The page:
8 July 2017
Author: Frank Adam Negri, Alaska National Guard
Mongolia is quickly becoming known for its global military presence. With China and Russia as its only direct neighbours, Mongolia faces a conundrum. Mongolia’s foreign policy is dominated by the necessity to balance the influences of its powerful neighbours and the need to gather support from like-minded countries. Mongolia refers to this as their ‘Third Neighbour Policy’, which aims to allow for economic and political self-determination independent of both China and Russia. Mongolia’s military is key to the execution of this policy.
Officially, Mongolia’s policy is to maintain friendly relations with China and Russia, but with recent occupations by both countries, Ulaanbaatar is rightfully cautious of their influence. Further, both neighbours have significant power over the Mongolian economy, maintaining controlling interests of mineral developments, exports and rail infrastructure.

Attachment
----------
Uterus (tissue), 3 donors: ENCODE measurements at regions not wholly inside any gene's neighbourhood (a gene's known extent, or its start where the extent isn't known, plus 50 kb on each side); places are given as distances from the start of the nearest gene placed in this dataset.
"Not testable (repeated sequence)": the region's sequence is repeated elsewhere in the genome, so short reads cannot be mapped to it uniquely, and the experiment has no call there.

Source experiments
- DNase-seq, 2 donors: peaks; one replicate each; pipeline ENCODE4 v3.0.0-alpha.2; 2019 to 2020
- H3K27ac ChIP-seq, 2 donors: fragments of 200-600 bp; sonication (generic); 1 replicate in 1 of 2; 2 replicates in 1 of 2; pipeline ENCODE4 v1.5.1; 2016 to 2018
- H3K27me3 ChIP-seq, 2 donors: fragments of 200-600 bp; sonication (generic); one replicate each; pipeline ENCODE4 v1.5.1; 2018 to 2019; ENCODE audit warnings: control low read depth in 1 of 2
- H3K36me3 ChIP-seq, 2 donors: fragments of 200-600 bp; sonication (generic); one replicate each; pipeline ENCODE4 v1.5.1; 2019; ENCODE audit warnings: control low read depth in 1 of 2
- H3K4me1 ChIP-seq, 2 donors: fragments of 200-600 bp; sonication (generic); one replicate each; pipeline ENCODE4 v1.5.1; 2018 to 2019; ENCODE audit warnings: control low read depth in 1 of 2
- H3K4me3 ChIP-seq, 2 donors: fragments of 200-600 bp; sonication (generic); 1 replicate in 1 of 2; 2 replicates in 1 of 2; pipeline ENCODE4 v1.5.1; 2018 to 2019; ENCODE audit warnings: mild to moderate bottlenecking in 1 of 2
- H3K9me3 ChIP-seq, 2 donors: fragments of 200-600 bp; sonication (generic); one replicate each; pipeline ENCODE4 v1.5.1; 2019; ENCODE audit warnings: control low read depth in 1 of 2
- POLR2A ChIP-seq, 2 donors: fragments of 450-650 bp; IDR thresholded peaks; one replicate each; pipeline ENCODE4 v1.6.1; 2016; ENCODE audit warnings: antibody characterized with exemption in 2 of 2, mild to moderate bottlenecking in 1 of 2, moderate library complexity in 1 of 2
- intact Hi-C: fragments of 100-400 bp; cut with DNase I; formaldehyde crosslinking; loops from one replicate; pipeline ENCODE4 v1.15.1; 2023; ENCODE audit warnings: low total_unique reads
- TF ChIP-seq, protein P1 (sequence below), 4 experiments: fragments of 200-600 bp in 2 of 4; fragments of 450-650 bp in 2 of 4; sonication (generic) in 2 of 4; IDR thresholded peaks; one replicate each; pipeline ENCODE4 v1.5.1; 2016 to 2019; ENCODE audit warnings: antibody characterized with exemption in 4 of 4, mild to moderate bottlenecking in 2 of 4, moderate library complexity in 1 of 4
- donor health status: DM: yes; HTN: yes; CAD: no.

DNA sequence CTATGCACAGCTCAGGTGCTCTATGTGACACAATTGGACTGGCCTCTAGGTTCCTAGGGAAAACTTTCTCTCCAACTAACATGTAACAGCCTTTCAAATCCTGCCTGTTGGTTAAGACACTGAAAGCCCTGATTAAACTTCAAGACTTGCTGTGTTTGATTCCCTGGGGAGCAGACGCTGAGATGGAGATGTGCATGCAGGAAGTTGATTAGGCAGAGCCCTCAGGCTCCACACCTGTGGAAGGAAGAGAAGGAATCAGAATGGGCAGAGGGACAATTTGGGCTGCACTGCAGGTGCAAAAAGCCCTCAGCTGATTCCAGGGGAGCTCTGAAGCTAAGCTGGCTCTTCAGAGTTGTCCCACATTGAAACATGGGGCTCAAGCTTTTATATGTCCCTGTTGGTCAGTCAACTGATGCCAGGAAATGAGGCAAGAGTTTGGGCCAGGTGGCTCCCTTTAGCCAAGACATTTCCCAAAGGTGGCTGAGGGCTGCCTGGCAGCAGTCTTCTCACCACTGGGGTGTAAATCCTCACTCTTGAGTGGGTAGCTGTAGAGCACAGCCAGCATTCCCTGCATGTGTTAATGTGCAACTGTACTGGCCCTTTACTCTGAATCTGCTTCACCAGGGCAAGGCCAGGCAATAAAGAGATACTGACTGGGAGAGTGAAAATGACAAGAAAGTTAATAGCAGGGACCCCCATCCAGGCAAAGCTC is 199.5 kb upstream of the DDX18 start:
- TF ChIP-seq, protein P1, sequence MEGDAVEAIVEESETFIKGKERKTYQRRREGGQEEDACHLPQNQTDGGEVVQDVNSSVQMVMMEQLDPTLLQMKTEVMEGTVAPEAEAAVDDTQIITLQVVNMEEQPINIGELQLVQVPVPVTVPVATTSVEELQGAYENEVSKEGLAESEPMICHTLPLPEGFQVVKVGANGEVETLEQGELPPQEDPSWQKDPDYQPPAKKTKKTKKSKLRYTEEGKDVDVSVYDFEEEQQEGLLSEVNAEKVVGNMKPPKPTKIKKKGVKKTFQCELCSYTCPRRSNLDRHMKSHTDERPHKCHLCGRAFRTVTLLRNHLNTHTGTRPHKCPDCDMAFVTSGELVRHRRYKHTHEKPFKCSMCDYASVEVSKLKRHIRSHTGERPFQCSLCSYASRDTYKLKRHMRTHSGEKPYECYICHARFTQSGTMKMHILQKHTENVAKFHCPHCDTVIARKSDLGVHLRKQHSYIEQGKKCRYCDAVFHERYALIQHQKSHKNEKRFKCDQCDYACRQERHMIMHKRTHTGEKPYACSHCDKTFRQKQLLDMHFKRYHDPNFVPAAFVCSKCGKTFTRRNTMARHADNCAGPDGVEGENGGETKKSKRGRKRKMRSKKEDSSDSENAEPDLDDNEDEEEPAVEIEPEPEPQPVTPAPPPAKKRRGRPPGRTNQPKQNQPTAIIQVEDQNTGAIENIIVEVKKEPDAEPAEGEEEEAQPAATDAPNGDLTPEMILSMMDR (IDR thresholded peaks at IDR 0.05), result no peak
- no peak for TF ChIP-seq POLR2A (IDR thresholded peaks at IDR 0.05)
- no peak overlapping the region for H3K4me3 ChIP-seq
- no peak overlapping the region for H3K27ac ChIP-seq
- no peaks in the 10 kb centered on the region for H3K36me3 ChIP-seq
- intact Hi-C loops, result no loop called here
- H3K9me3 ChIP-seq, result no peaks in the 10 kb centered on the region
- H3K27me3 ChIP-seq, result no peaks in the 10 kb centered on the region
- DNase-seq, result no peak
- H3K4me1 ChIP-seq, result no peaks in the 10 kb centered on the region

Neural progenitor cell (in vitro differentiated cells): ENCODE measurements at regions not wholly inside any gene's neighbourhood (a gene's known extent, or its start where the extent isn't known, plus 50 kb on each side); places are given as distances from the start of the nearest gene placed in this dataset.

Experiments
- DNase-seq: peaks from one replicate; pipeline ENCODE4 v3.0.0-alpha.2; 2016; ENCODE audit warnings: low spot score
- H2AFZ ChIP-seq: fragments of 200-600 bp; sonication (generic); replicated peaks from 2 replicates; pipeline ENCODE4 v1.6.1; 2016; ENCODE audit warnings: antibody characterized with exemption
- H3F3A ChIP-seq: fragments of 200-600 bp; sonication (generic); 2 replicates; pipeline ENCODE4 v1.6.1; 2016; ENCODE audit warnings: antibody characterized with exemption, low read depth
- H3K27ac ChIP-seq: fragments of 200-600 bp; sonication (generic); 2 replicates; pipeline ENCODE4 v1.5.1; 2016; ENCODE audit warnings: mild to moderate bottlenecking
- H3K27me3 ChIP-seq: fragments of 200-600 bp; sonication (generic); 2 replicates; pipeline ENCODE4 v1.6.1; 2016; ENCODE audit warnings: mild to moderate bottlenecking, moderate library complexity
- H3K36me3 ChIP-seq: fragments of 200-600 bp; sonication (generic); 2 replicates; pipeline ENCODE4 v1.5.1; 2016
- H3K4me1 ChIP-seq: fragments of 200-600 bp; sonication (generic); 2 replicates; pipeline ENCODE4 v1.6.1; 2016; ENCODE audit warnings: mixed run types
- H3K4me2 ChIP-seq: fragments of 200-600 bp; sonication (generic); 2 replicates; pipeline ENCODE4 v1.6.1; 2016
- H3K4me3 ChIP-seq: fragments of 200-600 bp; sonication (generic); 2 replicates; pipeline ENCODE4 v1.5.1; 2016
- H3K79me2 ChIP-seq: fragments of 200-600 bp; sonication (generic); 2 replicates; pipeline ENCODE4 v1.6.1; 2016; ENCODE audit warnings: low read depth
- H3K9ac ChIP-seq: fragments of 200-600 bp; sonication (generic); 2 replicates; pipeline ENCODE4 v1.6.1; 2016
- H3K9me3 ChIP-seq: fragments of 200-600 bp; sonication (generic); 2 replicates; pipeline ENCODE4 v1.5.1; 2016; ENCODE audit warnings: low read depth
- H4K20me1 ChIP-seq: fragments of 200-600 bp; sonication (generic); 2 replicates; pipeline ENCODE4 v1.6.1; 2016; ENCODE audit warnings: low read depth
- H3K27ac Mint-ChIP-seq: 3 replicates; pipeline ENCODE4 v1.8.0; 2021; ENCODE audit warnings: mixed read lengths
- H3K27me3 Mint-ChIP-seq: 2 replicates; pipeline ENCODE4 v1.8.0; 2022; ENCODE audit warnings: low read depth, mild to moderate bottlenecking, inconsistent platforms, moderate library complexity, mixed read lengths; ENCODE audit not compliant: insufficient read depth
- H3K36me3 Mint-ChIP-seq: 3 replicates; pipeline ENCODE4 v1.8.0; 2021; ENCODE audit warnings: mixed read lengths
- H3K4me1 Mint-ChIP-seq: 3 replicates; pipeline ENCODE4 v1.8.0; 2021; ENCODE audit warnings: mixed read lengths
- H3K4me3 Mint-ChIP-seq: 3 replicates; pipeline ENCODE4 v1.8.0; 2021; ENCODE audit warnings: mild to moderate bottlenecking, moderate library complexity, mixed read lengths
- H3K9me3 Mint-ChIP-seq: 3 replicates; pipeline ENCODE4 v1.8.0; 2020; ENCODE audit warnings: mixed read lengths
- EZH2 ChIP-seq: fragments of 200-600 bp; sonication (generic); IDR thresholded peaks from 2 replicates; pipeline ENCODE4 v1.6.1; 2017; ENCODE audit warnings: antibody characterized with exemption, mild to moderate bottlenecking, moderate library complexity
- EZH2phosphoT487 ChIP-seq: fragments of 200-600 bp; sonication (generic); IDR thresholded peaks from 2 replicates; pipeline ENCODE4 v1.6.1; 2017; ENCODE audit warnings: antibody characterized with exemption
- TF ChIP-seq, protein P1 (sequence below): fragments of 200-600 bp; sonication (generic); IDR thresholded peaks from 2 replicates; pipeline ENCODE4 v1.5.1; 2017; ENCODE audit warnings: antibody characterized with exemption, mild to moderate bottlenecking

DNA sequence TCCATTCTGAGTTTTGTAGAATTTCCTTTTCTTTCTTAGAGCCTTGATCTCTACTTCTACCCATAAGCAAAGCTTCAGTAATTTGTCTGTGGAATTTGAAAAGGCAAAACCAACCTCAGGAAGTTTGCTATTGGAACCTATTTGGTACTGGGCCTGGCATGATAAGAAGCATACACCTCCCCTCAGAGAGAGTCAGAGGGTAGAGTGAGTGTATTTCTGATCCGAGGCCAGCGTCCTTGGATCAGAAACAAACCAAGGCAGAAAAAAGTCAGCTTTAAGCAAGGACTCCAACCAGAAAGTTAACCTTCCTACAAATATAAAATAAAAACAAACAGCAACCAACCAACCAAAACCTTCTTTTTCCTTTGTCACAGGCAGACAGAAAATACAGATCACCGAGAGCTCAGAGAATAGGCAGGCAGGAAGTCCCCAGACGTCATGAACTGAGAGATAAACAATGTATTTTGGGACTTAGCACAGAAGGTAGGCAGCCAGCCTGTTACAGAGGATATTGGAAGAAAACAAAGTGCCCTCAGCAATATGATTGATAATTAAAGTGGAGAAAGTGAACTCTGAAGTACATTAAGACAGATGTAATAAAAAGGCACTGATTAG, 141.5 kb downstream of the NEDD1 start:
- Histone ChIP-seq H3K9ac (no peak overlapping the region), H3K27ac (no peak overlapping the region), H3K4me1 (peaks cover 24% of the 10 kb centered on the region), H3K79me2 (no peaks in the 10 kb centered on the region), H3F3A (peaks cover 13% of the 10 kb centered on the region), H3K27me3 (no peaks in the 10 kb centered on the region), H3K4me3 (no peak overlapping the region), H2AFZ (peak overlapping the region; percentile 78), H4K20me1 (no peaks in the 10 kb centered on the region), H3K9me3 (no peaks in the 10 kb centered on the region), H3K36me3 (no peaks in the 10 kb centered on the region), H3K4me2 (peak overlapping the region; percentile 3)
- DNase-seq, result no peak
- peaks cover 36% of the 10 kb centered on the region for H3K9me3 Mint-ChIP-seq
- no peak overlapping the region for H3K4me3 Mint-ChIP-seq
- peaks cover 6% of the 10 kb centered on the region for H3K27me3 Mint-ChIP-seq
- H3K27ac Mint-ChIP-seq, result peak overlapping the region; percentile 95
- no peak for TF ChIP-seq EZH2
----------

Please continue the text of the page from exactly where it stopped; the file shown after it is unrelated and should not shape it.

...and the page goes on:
Prior to the collapse of the Soviet Union, Mongolia was largely regarded as a Soviet client state, which obscured its visibility. During this time, Mongolia acted as a buffer between China and the Soviet Union, remaining relatively isolated from world politics. After the collapse of the Soviet Union and Mongolia’s democratic revolution, Ulaanbaatar sought a path that would allow it to become an independent member of the global community. They found this path in UN peacekeeping.
Read the full article on EAST ASIA FORUM.